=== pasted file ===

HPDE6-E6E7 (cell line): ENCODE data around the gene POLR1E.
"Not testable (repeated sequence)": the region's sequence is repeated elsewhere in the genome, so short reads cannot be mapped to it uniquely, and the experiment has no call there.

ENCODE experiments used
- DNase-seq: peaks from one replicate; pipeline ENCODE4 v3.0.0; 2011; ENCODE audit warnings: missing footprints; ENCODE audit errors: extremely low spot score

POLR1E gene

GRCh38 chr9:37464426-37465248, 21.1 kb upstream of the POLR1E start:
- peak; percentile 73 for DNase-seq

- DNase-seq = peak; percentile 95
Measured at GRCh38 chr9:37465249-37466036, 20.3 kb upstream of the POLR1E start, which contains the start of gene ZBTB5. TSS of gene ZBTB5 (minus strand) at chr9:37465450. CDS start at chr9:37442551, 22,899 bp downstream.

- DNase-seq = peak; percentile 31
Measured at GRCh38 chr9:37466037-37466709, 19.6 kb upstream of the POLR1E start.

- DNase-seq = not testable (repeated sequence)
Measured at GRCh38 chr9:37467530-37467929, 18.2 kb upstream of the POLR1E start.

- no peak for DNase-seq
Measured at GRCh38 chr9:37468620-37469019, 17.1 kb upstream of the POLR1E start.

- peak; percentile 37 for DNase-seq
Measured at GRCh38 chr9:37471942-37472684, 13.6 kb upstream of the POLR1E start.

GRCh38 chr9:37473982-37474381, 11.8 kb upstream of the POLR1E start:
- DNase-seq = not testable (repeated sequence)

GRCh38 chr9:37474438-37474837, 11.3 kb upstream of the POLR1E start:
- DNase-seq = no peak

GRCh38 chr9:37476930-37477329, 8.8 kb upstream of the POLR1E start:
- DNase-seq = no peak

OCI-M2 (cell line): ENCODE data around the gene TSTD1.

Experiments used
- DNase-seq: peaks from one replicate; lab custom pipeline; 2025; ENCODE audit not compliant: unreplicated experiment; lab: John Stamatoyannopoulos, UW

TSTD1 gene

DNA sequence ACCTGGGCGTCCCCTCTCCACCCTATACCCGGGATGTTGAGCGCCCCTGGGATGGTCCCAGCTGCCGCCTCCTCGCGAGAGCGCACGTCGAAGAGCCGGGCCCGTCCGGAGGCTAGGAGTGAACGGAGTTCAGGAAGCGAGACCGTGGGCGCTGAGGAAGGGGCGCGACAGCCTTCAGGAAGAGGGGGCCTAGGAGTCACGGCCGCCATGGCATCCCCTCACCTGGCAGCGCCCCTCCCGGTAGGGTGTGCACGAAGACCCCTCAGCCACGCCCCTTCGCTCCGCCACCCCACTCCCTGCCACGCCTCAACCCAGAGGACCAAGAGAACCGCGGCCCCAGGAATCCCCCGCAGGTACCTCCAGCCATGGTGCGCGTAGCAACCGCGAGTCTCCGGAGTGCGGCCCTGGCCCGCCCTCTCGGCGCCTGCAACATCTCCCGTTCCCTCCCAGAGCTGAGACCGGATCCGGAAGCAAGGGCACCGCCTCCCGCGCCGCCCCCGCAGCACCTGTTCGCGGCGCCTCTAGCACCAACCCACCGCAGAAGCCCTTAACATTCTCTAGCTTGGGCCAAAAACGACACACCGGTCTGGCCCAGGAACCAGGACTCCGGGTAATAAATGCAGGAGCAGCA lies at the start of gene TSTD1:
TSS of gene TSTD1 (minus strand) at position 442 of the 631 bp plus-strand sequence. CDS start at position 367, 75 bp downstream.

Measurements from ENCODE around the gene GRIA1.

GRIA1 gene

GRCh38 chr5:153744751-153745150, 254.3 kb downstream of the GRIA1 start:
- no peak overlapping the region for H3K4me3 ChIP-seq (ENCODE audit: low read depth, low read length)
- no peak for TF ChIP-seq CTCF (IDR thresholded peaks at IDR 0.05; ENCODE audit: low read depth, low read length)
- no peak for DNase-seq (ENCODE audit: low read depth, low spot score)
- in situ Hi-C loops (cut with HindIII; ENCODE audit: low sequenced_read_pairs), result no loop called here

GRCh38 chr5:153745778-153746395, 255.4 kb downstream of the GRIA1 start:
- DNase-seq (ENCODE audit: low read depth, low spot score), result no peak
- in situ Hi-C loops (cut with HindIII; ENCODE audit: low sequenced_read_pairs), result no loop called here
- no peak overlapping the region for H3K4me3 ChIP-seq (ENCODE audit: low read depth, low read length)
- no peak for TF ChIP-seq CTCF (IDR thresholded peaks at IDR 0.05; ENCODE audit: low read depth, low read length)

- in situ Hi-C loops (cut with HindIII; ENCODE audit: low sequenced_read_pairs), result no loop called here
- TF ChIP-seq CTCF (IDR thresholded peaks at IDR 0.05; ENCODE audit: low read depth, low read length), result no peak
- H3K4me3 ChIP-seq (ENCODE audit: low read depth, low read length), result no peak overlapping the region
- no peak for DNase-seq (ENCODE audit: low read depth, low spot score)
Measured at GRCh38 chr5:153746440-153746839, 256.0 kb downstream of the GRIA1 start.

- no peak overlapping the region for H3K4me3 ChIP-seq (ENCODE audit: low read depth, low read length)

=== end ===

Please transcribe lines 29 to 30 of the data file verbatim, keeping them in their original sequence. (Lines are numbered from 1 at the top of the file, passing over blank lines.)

TSS of gene TSTD1 (minus strand) at position 442 of the 631 bp plus-strand sequence. CDS start at position 367, 75 bp downstream.

Measurements from ENCODE around the gene GRIA1.